Saturday, April 2, 2016

What's New? Stacking the Shelves

Stacking the Shelves is a weekly meme hosted by Tynga's Reviews. Hop on over there to ogle what other bloggers got this week.

Purchased: I am so thrilled to be rereading this with both my eyes and my ears. I rarely reread books because I just don't have the time. The last book I reread both with my eyes and ears (multiple times) was Sherman Alexie's The Absolutely True Diary of a Part-Time Indian.

The Great American Whatever
by Tim Federle. 278 p. Simon & Schuster Books for Young Readers, March 29, 2016. 9781481404099.

Unabridged book on 6 compact discs. Narrated by the author. Includes an interview with the author. Simon & Schuster Audio, March 29, 2016. 9781442395008.

Publisher synopsis: From the award-winning and New York Times bestselling author of Five, Six, Seven, Nate! and Better Nate Than Ever comes a laugh-out-loud sad YA debut that’s a wry and winning testament to the power of old movies and new memories—one unscripted moment at a time.

Quinn Roberts is a sixteen-year-old smart aleck and Hollywood hopeful whose only worry used to be writing convincing dialogue for the movies he made with his sister Annabeth. Of course, that was all before—before Quinn stopped going to school, before his mom started sleeping on the sofa…and before Annabeth was killed in a car accident.

Enter Geoff, Quinn’s best friend who insists it’s time that Quinn came out—at least from hibernation. One haircut later, Geoff drags Quinn to his first college party, where instead of nursing his pain, he meets a guy—a hot one—and falls hard. What follows is an upside-down week in which Quinn begins imagining his future as a screenplay that might actually have a happily-ever-after ending—if, that is, he can finally step back into the starring role of his own life story.

For review:

Breaker by Kat Ellis. 335 p. Running Press Book Publishers, May 24, 2016. 9780762459087.

Publisher synopsis: Kyle Henry has a new name, a new school, and a new life—one without the shadow of the Bonebreaker hanging over him. It's been a year since his serial killer father's execution, and it finally looks like things are turning around for Kyle.
Until he recognizes the girl sitting in the back row in homeroom.

Naomi Steadman is immediately intrigued by Killdeer Academy's newcomer. She does not know he is the son of the man who murdered her mother. What she does know is she and Kyle have a connection with each other—and a spark that Kyle continues to back away from.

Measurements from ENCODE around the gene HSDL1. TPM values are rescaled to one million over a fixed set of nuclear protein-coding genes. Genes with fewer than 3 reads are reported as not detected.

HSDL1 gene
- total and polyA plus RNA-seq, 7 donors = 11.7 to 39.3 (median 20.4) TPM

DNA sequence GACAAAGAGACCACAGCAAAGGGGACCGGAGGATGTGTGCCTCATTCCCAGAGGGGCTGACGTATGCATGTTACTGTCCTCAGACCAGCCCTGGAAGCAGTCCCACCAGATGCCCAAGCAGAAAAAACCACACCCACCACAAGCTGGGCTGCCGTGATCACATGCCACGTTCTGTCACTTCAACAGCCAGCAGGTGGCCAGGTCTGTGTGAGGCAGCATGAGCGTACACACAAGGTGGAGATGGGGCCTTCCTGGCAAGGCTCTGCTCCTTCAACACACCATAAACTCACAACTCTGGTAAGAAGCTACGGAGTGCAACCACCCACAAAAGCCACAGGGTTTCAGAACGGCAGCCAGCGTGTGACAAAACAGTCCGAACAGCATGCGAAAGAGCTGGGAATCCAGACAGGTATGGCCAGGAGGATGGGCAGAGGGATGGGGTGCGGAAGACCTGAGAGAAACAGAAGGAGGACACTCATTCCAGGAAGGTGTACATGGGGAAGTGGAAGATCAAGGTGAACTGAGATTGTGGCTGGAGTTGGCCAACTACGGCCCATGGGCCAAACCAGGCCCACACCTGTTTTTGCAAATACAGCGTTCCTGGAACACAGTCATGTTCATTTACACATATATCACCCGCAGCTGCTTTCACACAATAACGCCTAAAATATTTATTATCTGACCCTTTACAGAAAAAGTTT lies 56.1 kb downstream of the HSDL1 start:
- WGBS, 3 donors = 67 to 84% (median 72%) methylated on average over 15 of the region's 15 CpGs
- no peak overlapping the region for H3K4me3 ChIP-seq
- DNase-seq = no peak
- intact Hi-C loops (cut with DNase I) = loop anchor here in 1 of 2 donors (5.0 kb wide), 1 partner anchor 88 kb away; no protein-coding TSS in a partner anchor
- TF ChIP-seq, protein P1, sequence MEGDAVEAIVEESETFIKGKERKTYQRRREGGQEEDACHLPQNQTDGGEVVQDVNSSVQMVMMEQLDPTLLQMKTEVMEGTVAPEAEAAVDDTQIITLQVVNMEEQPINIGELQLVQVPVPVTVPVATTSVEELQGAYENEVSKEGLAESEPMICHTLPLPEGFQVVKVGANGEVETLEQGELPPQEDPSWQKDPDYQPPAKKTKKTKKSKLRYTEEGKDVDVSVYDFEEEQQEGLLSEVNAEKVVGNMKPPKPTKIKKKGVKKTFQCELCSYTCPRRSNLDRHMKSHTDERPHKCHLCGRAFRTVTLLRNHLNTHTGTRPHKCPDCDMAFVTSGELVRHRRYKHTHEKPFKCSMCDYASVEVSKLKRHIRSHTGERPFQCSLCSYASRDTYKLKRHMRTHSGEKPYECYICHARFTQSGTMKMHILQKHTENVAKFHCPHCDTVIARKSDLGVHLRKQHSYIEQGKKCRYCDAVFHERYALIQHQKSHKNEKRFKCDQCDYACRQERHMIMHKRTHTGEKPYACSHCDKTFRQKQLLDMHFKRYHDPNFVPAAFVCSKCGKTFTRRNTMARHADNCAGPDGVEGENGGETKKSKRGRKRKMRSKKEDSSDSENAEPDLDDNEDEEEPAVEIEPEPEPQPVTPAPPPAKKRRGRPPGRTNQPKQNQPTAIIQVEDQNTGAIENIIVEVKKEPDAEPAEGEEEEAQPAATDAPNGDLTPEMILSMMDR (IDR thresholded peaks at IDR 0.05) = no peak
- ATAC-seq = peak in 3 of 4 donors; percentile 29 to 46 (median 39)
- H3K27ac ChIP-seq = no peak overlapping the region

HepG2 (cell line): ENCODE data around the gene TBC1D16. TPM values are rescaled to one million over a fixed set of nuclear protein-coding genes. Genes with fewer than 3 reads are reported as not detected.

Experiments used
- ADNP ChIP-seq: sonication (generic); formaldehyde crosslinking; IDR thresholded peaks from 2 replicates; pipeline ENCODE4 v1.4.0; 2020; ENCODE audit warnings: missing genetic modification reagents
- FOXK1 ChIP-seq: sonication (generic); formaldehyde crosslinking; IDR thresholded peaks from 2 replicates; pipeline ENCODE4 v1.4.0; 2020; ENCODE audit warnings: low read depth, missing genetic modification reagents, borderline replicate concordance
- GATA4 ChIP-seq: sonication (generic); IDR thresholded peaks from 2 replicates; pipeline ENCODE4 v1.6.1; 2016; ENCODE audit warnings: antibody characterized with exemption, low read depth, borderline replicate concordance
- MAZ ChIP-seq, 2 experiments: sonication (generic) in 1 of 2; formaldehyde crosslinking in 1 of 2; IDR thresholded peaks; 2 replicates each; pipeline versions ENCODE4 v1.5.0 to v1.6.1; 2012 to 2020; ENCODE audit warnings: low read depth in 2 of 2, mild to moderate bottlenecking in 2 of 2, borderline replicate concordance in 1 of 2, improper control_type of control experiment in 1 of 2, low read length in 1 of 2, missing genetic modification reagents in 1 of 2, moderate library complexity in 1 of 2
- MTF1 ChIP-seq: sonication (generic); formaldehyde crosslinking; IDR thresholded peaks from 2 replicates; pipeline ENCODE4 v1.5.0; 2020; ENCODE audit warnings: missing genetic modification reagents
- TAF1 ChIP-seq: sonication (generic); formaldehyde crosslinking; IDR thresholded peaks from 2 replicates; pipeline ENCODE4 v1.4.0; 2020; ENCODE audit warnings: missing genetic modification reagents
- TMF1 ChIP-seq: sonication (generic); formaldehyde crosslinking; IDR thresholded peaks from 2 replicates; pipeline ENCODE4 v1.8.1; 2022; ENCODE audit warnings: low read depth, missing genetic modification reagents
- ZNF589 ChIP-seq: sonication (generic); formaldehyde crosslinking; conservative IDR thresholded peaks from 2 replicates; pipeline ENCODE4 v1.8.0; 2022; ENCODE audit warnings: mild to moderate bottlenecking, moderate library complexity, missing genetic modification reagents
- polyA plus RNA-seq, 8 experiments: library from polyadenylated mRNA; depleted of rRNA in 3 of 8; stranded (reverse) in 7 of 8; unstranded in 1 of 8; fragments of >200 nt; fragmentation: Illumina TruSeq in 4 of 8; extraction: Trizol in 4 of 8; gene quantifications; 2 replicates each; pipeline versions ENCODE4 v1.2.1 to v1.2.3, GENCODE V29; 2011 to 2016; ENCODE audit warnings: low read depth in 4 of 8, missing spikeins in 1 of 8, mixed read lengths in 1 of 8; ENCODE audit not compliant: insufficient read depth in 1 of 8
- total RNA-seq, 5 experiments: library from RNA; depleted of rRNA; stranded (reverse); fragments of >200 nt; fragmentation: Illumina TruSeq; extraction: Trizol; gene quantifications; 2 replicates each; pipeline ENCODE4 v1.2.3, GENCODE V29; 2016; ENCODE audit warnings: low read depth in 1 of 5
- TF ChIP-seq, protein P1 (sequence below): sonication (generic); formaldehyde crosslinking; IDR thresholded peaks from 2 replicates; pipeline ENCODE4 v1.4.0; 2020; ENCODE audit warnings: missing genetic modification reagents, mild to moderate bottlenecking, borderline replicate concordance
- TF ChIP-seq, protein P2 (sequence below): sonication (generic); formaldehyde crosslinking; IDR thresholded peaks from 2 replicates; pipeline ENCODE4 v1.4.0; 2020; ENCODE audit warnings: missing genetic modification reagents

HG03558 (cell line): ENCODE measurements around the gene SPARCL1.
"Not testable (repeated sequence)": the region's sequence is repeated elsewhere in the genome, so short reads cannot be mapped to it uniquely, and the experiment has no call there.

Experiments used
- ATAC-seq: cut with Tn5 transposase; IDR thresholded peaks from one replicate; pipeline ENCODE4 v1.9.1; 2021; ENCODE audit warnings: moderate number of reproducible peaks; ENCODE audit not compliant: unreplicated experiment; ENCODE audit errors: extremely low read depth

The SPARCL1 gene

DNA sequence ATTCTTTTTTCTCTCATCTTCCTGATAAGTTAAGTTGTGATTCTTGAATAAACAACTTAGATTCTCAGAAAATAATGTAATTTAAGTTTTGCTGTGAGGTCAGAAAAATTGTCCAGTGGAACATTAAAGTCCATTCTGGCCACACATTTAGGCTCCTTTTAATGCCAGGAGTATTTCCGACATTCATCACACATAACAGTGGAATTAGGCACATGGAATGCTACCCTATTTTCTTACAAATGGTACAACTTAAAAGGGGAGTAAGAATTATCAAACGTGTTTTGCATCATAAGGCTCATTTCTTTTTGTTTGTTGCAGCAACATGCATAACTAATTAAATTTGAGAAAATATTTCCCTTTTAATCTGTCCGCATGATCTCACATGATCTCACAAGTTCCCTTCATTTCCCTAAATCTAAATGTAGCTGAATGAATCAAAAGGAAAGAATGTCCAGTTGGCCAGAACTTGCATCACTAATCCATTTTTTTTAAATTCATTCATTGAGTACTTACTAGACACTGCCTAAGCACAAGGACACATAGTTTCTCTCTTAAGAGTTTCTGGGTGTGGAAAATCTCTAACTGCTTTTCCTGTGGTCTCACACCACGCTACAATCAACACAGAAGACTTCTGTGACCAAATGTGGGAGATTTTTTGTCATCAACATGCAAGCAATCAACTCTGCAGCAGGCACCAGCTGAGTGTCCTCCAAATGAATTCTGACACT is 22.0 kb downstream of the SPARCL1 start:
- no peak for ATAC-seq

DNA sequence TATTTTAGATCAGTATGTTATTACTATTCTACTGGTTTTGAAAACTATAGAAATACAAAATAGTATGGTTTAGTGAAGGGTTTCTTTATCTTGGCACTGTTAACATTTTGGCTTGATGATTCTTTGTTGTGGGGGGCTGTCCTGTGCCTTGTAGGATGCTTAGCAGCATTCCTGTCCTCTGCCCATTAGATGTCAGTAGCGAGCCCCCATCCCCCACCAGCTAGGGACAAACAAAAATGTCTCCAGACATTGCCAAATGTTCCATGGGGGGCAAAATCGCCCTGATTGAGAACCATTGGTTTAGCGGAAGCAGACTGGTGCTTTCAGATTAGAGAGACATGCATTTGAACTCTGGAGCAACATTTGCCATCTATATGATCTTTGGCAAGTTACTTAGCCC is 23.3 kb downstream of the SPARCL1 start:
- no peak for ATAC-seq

Soon after Kyle’s arrival, the death count on campus starts to rise. Someone is set on finishing what the Bonebreaker started, and murdering ghosts from the past may be the only thing that can stop the spree.

Told in alternating viewpoints, Kat Ellis’s tale of mystery and horror is full of broken bonds and new beginnings.

Doreen by Ilana Manaster. 333 p. Running Press Book Publisher, May 10 2016. 

Publisher synopsis: A modern makeover of The Picture of Dorian Gray
When Doreen Gray walks in the vaulted doorway of elite Chandler Academy, she is a sad, disastrous mess of acne, frizzy hair, and low self-esteem. Heidi Whelan, social-climber turned queen bee, takes one look and knows she has found her new protégé. Heidi gets her bookworm roommate Biz Gibbons-Brown to take a picture of Doreen and work her Photoshop magic. The result? A stunning profile pic that looks nothing like the real Doreen.
To the shock of all three, Doreen wakes up the next morning the embodiment of the glossy, digital makeover. Now, in order to maintain her sleek façade, Doreen has to hide her real self and the only hardcopy of the original photo. What will the secret do to her soul? All the while, Heidi is keeping secrets of her own.

That's what's new with me. What's new with you?


  1. Oh Doreen sounds really good. I'm going to have to check that one out next month.

    I hope you have a great reading week!

    Alexis @ Stay at Home Reader

  2. Hello, these are some interesting choices you got this week. I know some high school students who would enjoy The Great American Whatever. There are very few gay main characters in YA. Usually, they are regulated to sidekick status. Have a wonderful week of reading.